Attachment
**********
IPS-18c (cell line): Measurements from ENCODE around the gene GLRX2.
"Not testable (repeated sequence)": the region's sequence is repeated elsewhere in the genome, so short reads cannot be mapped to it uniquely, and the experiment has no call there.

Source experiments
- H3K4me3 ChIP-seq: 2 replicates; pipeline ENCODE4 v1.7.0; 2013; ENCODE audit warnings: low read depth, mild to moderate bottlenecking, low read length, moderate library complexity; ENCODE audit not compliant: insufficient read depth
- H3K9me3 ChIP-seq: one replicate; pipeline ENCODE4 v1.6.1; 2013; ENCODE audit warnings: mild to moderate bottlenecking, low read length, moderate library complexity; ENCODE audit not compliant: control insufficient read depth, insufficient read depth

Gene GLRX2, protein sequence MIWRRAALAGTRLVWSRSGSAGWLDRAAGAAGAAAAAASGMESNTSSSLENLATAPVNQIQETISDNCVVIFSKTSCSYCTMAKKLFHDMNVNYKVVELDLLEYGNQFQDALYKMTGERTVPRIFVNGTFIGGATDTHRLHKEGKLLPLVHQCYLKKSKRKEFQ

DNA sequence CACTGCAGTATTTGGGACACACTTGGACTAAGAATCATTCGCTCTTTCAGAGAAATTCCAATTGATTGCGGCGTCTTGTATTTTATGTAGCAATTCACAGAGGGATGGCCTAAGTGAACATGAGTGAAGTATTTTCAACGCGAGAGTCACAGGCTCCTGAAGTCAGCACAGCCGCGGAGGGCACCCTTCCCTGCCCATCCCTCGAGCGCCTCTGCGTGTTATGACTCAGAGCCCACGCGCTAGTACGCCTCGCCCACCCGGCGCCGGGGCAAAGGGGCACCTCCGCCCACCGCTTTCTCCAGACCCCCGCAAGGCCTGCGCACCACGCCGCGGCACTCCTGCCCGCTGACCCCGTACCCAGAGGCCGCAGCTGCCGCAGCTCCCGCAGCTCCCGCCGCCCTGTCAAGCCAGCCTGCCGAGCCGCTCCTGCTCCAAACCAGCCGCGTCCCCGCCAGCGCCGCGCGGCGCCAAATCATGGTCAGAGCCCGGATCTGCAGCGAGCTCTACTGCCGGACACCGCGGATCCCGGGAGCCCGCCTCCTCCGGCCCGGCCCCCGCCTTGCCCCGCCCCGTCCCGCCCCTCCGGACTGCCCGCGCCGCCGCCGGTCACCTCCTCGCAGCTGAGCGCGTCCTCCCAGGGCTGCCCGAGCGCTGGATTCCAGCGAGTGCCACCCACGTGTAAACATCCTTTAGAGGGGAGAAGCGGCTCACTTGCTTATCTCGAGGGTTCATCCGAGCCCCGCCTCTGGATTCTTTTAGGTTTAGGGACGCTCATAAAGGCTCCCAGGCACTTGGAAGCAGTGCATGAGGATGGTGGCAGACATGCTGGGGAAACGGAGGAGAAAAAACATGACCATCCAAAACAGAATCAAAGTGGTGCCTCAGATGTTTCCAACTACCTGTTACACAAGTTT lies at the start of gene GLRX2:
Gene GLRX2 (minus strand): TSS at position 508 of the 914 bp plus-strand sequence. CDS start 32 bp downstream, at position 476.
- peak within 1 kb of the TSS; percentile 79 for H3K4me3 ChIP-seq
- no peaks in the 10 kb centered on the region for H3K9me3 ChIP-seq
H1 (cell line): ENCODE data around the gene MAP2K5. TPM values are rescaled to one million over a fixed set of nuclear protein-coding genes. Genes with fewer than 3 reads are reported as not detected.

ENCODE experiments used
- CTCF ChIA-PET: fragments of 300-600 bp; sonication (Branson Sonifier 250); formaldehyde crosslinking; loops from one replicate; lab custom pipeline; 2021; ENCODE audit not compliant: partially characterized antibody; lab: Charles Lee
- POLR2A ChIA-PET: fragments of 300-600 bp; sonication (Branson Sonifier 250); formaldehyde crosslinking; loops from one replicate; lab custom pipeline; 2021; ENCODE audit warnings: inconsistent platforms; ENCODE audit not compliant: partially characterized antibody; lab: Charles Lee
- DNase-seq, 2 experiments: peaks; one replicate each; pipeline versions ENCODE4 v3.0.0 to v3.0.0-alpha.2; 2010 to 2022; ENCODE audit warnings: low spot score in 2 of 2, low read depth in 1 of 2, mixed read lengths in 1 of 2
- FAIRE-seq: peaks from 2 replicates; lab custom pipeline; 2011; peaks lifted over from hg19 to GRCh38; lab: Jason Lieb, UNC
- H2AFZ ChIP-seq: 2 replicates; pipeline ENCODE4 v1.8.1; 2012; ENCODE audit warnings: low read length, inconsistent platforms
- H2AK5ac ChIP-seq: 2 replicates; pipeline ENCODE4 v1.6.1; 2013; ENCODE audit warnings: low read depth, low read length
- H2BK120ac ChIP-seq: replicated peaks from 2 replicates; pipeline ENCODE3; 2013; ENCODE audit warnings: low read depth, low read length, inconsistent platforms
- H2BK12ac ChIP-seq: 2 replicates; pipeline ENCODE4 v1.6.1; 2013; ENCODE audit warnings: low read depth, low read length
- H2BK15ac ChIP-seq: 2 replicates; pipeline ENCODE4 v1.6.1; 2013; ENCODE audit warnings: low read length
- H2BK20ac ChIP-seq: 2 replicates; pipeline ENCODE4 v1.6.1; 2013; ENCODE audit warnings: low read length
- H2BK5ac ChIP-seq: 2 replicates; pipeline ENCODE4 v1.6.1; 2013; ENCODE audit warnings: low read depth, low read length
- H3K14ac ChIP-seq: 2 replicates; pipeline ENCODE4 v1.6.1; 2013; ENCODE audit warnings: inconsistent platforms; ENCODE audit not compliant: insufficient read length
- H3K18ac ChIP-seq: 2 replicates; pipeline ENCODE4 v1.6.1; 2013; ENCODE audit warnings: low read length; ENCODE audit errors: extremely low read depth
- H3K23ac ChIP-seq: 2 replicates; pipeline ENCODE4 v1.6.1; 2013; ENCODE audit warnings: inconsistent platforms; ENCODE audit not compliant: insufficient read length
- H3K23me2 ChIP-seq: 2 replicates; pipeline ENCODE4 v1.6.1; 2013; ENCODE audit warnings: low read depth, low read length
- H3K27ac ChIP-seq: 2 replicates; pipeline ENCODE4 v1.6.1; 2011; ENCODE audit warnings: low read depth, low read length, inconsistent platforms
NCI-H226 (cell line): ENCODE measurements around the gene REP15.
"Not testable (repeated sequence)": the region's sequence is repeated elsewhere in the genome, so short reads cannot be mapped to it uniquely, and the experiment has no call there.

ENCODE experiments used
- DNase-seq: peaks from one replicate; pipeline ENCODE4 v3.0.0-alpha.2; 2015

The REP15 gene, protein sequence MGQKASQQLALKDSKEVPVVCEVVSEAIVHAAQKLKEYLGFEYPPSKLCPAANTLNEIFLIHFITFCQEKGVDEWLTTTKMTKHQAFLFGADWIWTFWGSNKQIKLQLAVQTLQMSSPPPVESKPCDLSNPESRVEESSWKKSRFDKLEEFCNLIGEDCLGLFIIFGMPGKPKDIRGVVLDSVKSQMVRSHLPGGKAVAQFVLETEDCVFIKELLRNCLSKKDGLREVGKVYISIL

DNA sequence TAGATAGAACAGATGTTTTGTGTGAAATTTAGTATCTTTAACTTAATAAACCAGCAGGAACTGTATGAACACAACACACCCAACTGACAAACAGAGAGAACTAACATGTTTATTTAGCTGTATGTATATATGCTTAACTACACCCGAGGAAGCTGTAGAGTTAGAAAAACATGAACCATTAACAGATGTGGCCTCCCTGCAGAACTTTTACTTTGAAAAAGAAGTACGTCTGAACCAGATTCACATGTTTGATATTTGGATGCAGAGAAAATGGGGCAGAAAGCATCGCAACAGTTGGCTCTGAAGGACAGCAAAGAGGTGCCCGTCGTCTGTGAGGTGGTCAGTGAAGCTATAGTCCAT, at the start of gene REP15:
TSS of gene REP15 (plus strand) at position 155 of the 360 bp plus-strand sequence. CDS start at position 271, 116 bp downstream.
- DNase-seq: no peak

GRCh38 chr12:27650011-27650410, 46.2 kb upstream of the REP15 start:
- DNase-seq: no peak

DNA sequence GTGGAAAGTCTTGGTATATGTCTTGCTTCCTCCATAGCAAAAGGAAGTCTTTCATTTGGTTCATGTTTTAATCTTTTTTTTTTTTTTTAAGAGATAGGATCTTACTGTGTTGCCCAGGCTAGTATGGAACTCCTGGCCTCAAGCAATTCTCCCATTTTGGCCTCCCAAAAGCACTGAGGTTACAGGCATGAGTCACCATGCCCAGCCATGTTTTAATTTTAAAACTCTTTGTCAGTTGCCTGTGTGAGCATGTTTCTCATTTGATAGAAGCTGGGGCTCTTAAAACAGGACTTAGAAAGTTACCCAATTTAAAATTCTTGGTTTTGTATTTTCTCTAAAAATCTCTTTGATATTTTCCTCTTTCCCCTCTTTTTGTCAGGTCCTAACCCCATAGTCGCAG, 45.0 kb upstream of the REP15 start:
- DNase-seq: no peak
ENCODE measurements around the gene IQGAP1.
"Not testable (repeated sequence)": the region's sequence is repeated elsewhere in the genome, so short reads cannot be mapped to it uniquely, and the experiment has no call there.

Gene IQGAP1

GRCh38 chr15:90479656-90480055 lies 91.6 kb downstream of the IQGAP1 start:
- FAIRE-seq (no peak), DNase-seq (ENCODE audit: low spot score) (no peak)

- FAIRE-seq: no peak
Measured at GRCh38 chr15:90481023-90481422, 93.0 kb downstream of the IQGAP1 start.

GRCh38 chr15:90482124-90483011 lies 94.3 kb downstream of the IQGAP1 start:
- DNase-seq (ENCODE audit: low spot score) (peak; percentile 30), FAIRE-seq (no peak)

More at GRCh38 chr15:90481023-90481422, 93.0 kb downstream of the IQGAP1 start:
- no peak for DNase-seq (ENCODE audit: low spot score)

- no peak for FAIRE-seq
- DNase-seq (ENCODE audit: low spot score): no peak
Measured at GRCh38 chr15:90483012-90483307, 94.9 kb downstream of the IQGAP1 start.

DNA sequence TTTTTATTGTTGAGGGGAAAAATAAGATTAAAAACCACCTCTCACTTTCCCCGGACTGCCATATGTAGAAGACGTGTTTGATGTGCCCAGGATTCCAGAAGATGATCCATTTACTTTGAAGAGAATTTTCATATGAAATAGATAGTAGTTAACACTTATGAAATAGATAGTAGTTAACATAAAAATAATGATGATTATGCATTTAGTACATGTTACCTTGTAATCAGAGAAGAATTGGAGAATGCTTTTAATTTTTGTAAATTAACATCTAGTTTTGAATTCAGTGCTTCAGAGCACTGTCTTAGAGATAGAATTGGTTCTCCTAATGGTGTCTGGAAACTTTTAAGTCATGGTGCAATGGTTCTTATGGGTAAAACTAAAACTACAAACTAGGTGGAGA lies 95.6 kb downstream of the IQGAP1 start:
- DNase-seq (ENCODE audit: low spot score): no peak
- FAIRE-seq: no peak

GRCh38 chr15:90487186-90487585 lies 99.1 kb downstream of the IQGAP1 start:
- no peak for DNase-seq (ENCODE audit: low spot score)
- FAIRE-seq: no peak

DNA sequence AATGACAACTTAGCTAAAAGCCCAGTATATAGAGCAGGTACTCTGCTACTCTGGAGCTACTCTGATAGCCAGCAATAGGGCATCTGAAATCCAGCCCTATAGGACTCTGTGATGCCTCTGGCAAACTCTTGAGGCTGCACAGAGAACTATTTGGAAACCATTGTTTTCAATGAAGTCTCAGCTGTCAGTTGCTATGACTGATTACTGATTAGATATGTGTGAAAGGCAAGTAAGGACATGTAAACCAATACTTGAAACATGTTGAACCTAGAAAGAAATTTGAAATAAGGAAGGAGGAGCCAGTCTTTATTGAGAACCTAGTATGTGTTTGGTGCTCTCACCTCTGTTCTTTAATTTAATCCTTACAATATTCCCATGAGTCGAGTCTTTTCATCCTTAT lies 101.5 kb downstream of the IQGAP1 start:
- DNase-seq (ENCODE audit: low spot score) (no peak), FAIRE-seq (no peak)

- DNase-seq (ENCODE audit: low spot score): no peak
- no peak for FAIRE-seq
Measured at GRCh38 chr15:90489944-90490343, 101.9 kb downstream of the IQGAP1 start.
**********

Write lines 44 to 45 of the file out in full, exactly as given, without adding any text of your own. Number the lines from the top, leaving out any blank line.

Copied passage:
GRCh38 chr15:90479656-90480055 lies 91.6 kb downstream of the IQGAP1 start:
- FAIRE-seq (no peak), DNase-seq (ENCODE audit: low spot score) (no peak)